The polluter must pay - in a fair way

Possible pitfalls of the EU carbon market for road transport and buildings and how to avoid them.

There should be wide-scale awareness-raising campaigns to inform the public about the harmful effects of burning wood and waste. 

Pricing carbon is an indispensable measure in the policy mix to reduce CO2 emissions. 

The Directive (EU) 2023/959 of the European Parliament and of the Council of 10 May 2023 which, among others, creates a carbon market for road transport and buildings (ETS2) is an important step in this direction. 

However, there are several pitfalls which, if not tackled, might overall even increase CO2 emissions and other environmental damages. 


As a result of ETS2, transport fuel prices will gradually increase. However, since fuel taxes vary widely between EU member states, higher fuel prices will tempt vehicle owners, even more than today, to refuel in member states where fuel is cheapest. 

Fuel tourism will certainly hit member states bordering non-EU countries severely, since the latter fall outside the scope of ETS2. 

The recent example of Hungary might serve as an admonition. Namely, in November 2021, the Hungarian government introduced a price cap on petrol and diesel which lasted for a year. 

This measure induced many serious problems, including a surge in fuel tourism and fuel smuggling. Some regions near the border particularly suffered from increased road traffic.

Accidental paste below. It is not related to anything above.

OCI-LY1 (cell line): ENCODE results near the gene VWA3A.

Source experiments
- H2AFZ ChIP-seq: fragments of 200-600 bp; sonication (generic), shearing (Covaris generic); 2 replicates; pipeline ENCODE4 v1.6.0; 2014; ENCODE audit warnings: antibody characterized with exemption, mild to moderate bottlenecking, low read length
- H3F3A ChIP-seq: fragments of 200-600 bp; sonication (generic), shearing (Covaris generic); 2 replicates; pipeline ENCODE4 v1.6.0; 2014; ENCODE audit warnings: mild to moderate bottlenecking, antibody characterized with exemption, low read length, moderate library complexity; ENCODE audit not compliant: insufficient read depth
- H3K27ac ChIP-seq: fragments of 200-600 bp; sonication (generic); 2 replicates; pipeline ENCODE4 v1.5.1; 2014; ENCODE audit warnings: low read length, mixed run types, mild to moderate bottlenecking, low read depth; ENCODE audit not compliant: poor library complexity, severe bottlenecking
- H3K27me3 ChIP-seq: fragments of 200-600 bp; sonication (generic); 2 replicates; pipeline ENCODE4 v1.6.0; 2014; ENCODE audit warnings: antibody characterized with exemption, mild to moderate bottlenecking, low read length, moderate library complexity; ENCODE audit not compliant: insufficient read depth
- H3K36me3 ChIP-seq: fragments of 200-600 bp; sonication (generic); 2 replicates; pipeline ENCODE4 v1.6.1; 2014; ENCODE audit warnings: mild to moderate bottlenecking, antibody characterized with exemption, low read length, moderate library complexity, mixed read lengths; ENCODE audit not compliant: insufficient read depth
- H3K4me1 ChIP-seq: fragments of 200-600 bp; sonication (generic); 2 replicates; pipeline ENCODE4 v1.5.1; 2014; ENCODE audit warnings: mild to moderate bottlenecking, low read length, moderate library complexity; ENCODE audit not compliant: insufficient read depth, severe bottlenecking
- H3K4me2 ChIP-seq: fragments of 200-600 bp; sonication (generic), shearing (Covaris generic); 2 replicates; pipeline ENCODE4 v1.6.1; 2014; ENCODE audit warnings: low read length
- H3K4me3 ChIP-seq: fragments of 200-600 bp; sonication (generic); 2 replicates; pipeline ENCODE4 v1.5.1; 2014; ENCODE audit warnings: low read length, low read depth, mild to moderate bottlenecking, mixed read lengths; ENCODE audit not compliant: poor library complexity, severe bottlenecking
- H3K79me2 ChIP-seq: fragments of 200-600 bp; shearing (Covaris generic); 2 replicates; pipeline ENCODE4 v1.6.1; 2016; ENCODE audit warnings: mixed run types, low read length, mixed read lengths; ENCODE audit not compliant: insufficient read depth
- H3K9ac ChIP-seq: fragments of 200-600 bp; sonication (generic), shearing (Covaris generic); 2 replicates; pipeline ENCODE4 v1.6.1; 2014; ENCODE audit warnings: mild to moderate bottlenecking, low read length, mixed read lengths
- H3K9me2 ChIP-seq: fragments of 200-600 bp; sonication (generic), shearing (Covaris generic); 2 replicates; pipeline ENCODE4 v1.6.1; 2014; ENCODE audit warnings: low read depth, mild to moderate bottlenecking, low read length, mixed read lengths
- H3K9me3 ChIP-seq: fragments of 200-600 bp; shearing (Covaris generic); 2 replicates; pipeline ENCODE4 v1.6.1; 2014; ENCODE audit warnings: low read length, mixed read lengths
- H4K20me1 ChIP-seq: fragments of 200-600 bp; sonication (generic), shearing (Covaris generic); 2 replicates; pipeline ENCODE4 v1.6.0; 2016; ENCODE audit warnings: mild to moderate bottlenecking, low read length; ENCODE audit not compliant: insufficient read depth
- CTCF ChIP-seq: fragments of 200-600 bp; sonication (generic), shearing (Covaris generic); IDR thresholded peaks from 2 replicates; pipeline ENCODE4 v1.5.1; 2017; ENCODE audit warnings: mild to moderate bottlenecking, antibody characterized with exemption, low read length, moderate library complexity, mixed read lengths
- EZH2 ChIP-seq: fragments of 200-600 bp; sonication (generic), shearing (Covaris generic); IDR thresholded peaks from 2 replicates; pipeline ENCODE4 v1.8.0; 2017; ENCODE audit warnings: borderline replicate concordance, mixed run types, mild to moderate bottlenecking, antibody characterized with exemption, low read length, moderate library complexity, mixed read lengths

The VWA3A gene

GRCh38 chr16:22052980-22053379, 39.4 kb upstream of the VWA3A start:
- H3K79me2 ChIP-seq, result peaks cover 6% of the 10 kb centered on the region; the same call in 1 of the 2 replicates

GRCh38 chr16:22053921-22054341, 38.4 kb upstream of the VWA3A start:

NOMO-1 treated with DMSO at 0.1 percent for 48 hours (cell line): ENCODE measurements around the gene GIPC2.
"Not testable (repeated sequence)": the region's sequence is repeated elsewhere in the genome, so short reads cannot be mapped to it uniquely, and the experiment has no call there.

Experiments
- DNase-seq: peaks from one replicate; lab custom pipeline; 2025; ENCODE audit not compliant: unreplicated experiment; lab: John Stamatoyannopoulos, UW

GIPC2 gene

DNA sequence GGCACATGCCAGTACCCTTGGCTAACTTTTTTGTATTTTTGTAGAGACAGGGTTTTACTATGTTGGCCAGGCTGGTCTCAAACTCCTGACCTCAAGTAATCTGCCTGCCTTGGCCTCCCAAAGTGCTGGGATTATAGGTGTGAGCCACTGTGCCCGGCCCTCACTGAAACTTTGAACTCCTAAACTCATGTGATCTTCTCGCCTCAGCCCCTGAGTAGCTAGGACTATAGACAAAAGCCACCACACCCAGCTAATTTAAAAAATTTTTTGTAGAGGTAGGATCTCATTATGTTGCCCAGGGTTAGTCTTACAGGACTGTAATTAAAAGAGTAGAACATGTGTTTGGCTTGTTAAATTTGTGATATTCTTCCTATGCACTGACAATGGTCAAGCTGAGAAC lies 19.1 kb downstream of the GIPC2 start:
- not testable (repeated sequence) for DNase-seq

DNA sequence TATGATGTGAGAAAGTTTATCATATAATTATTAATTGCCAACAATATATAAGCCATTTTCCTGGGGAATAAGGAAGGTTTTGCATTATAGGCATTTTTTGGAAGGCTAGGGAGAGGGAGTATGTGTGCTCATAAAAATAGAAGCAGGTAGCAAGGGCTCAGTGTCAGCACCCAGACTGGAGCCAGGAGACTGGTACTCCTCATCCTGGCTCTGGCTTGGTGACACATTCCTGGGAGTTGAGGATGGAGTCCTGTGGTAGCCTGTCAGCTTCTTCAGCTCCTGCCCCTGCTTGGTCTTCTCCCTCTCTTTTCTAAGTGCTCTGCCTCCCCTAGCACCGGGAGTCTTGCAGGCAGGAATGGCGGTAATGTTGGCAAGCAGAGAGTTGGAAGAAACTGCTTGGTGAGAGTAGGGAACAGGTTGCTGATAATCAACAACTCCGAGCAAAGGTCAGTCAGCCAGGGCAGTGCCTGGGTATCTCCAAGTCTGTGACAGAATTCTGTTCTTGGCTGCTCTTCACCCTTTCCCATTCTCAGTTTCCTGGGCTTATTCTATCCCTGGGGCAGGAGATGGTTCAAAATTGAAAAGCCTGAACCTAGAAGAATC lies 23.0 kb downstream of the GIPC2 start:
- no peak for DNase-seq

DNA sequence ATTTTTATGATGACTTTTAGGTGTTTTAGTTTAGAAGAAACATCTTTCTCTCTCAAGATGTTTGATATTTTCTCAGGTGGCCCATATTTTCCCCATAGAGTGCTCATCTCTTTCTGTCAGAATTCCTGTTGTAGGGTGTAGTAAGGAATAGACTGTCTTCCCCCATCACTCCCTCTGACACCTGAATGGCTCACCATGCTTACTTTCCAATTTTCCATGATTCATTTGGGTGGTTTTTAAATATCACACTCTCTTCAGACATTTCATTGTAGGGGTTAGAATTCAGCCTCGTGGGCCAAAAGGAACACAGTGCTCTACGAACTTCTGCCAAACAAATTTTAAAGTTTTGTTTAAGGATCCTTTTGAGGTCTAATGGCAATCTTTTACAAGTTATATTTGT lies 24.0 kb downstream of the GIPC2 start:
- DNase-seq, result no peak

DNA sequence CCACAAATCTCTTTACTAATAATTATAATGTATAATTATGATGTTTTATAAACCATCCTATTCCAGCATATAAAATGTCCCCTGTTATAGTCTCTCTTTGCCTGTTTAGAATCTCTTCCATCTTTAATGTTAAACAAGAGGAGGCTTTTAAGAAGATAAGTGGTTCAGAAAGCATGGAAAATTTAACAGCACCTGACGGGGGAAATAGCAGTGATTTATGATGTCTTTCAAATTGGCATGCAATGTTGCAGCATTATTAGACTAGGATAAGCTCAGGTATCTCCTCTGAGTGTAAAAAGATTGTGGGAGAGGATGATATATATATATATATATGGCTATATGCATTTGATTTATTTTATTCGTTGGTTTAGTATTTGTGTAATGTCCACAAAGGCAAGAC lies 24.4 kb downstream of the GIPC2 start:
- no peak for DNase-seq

Furthermore, even the usual transborder traffic causes serious disadvantages: for example, if cars and trucks fill up with cheap fuel in Ukraine or Serbia, and then enter the EU, they use the infrastructure of EU countries and pollute their environment but do not contribute to financing the maintenance of this infrastructure and pay nothing to compensate for the environmental damage. 


This situation is particularly pronounced for trucks: if a large lorry fills its tank fully in Serbia, it can drive with this fuel as far as Portugal. 

However, the above-mentioned directive also provides a useful leeway for member states: they can practically avoid being included in the ETS2 if they introduce a carbon tax of a certain magnitude. 

Naturally, just putting a tax on fuels directly would lead to the same undesirable results as the implementation of ETS2. Therefore, the carbon tax should be levied in the framework of a distance-based electronic toll. 

This would be easy to accomplish. Several European countries have already implemented distance and pollution based road tolls for trucks on many of their roads, and the revised EU directive on vehicle charging makes it mandatory for them to vary these tolls in accordance with the CO2 emission of the vehicle from 2024.

There should be wide-scale awareness-raising campaigns to inform the public about the harmful effects of burning wood and waste. 

Technically and financially, it would not pose any problem to to extend such a toll system to all roads and all motor vehicles.


Moreover, the official fuel consumption of each motor vehicle is known, so the number of kilometres travelled should be multiplied by this number and a constant expressing the CO2 emission produced by each litre of petrol and diesel burnt. 

The revenues from the increased toll can and should be used to compensate households. Such a reform would be advantageous from environmental, economic and social aspects.